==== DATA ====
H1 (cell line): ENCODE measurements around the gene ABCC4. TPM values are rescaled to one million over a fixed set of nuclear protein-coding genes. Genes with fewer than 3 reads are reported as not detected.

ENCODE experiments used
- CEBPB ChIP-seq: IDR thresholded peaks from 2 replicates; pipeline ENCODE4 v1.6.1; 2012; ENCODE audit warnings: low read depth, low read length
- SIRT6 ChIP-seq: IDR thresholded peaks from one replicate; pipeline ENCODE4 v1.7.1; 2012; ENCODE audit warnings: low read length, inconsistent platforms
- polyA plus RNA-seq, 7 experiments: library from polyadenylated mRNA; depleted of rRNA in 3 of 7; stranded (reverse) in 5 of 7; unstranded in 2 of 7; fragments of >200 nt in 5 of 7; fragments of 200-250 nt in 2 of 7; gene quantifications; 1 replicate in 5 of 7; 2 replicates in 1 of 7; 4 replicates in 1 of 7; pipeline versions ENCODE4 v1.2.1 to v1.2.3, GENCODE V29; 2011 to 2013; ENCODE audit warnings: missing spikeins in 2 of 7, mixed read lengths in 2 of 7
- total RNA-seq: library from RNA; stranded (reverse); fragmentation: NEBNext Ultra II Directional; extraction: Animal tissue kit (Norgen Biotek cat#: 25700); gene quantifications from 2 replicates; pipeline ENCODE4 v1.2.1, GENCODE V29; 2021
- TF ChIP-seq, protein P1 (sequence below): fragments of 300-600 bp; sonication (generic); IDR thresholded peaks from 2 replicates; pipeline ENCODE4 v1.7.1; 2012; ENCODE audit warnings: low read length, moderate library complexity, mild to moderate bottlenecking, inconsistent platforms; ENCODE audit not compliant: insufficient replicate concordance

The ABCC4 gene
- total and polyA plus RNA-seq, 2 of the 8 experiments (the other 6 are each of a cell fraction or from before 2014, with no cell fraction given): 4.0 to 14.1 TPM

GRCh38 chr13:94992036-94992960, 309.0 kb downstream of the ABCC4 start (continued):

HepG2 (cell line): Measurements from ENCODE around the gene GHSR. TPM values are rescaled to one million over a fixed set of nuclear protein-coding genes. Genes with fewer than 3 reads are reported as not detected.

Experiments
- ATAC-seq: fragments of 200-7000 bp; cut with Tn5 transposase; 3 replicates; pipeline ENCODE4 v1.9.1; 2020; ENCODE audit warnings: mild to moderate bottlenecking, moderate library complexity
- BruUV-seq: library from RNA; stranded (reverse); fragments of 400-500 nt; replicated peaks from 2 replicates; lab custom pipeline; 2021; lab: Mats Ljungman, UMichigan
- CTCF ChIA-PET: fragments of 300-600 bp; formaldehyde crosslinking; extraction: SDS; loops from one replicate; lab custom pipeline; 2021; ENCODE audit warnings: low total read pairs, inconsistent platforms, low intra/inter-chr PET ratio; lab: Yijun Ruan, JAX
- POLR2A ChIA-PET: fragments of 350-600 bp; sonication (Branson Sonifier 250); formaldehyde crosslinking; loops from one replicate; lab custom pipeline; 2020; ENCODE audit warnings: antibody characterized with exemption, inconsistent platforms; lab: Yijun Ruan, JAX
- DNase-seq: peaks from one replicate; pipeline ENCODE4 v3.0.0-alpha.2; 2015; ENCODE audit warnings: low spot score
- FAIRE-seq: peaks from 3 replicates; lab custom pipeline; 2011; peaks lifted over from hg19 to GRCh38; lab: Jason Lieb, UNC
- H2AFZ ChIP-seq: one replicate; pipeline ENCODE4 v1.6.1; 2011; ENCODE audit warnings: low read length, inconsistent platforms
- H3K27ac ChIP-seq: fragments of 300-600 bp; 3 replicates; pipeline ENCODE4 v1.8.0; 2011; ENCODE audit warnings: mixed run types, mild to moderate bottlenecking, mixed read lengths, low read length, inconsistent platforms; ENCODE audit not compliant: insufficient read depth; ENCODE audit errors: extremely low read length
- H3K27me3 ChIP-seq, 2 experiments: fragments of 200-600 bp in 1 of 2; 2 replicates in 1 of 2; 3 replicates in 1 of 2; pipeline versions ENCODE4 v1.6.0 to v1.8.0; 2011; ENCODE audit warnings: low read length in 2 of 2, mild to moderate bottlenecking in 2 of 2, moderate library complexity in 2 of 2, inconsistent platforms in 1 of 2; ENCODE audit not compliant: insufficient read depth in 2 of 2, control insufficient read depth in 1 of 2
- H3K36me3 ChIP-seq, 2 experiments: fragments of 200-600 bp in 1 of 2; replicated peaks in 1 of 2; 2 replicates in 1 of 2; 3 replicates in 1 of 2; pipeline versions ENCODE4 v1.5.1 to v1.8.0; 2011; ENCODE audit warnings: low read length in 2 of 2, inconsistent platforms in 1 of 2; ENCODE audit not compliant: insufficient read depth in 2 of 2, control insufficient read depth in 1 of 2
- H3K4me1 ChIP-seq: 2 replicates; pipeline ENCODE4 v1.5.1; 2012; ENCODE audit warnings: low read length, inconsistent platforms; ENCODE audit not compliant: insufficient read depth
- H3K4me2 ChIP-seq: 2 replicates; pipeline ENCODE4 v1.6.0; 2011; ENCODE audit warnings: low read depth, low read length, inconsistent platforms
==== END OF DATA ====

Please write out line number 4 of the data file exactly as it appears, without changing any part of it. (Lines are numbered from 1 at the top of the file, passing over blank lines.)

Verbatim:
- SIRT6 ChIP-seq: IDR thresholded peaks from one replicate; pipeline ENCODE4 v1.7.1; 2012; ENCODE audit warnings: low read length, inconsistent platforms